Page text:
As can be expected the UK has more English language courses than anywhere in the world. No matter what you level there is a course for you.

The selection ranges from beginners through to advanced, business and academic or vocational use.

Most English language courses in the UK do not have academic entry requirements, so there really is nothing to stop you from studying English in the UK.

So exactly what English language courses are available?

General English Courses: These courses are available at all levels and are aimed at improving general day-to-day English. You will work on grammar, vocabulary and colloquial English, focusing primarily on speaking, pronunciation and listening allowing you to achieve greater English fluency.
See http://www.hello-english.com for more details

English for Academic Purposes: These courses are designed for students who are enrolled on university courses in the UK. They help students develop the language skills necessary to take notes, write essays, and understand academic journals. Some courses will also help students develop subject-specific vocabulary.
Check http://www.english4professionals.co.uk/e4education/ for academic English.

Study Support: These courses are designed to help students who are currently studying in the UK who have solid English language skills but require a few hours a week guidance to improve their study skills.
Contact Neil on contact@hello-english.co.uk for study and research support.

Business English: These courses are aimed at students who want to develop their English skills for a specific industry, such as business, economics, finance, tourism or law. They enable students to communicate effectively and operate professionally within these sectors by developing vocabulary, report writing and delivering presentations.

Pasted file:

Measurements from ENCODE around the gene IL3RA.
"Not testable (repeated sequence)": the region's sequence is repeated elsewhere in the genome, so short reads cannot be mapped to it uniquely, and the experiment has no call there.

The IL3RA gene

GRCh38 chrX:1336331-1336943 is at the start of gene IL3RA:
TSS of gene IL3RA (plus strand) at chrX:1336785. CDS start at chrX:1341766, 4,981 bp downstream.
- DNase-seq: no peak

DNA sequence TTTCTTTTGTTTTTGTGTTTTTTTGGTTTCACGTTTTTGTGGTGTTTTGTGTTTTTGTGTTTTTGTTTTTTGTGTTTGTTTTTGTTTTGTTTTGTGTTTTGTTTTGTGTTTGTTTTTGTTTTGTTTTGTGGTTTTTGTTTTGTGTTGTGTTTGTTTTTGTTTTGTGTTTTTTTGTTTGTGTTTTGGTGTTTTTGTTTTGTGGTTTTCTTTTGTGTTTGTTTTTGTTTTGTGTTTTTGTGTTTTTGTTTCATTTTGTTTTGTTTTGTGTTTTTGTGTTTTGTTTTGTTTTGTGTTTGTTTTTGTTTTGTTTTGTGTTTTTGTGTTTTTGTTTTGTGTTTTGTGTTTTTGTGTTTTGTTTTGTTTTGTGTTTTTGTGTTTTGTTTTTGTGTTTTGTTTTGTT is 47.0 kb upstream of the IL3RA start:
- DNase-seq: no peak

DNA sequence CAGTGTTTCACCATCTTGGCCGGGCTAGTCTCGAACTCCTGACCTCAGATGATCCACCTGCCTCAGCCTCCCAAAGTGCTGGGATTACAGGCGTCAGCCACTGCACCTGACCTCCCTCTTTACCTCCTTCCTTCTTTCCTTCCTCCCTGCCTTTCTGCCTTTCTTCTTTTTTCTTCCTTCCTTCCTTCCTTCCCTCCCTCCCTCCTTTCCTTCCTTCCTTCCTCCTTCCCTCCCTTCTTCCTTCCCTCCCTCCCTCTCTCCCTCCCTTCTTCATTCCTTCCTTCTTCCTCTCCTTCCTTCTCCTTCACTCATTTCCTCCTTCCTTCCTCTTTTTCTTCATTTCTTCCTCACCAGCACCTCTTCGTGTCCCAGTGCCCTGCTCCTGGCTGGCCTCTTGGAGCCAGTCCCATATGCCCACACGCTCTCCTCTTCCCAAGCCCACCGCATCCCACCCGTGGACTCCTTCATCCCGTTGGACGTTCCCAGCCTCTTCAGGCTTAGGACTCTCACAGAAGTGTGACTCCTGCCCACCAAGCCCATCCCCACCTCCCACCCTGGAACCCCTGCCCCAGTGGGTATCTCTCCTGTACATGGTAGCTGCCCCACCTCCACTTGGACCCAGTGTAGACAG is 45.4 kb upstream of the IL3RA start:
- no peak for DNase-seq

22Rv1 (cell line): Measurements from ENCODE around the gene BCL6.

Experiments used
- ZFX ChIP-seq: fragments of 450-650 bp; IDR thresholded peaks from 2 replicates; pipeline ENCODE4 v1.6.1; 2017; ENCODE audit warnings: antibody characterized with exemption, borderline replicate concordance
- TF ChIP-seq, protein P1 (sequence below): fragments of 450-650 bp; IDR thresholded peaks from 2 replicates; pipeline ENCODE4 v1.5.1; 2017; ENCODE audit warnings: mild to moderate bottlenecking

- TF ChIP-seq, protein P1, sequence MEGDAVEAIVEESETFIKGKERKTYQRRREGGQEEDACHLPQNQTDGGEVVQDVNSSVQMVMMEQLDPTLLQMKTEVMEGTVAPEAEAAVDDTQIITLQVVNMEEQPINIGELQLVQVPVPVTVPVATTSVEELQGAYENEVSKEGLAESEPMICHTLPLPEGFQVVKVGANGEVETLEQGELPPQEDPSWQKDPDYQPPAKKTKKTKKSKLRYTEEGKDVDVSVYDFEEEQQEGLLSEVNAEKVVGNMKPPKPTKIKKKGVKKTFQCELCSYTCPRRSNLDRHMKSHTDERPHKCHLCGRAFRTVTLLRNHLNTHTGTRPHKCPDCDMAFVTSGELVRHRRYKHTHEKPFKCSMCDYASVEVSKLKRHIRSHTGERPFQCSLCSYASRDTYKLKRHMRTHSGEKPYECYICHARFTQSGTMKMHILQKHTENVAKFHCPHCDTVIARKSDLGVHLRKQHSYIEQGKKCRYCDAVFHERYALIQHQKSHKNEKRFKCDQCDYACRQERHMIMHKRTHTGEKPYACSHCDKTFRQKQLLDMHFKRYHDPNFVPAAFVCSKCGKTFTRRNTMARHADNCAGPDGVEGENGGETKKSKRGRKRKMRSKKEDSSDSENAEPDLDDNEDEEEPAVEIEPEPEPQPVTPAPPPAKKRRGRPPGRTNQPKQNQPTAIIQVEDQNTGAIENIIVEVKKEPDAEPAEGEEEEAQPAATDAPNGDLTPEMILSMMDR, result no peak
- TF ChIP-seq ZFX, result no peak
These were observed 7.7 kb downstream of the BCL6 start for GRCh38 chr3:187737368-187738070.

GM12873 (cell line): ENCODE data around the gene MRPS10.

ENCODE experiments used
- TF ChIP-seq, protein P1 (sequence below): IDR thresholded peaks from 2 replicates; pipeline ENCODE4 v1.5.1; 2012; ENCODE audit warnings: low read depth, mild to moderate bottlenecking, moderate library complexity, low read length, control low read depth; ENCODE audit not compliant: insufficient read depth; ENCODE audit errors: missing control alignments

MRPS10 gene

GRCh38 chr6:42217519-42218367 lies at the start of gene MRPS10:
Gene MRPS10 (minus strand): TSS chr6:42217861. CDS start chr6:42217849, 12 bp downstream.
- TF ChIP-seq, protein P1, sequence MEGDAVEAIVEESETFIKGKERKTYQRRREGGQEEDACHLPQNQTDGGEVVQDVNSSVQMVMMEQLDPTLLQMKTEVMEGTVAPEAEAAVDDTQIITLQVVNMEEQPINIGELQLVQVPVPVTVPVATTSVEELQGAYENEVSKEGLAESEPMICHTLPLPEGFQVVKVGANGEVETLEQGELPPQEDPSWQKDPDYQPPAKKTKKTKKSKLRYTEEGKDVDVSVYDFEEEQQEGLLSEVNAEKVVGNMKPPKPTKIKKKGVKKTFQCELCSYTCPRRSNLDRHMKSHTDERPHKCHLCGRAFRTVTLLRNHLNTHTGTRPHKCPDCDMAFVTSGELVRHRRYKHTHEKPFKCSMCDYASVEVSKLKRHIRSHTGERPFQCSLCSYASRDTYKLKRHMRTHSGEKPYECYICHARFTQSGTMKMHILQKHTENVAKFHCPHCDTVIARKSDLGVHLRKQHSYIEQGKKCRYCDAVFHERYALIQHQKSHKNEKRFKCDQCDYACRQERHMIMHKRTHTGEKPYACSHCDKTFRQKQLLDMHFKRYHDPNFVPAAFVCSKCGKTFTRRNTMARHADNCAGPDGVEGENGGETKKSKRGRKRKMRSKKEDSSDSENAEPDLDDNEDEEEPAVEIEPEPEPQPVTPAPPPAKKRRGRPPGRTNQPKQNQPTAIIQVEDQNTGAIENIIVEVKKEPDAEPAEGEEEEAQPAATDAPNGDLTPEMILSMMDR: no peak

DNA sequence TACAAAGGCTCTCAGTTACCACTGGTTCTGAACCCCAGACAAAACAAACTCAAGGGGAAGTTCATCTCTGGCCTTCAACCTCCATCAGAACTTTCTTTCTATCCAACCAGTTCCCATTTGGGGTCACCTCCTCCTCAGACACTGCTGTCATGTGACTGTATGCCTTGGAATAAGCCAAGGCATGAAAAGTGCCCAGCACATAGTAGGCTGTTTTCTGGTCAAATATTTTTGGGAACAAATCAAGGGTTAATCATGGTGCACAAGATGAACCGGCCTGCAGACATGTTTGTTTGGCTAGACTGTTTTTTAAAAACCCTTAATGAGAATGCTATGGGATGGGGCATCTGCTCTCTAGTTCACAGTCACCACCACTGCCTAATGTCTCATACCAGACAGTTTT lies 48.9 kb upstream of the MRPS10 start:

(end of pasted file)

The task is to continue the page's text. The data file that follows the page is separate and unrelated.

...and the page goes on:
See http://www.english4professionals.co.uk/e4business/ for more details of business-focused courses.

English Exam Preparation Courses: These can be residential or non-residential. They can be short, high-intensity ‘cramming’ courses or longer with only one or two hours per week. Either way, they will help you to prepare for IELTS, A-levels resist, IGCSE, Cambridge First, Advanced or Proficiency exams.
For  information on exam preparation courses,  contact info@hello-english.com

Summer Courses: There are several summer courses during the longer summer and Easter breaks that allow students the fantastic opportunity of studying and learning English while also enjoying a holiday. These summer courses really complement students’ English language development and also help students to develop social skills through activities such as sport and sightseeing. For more information about HELLO Homestay English courses, contact Pauline via contact@hello-english.co.uk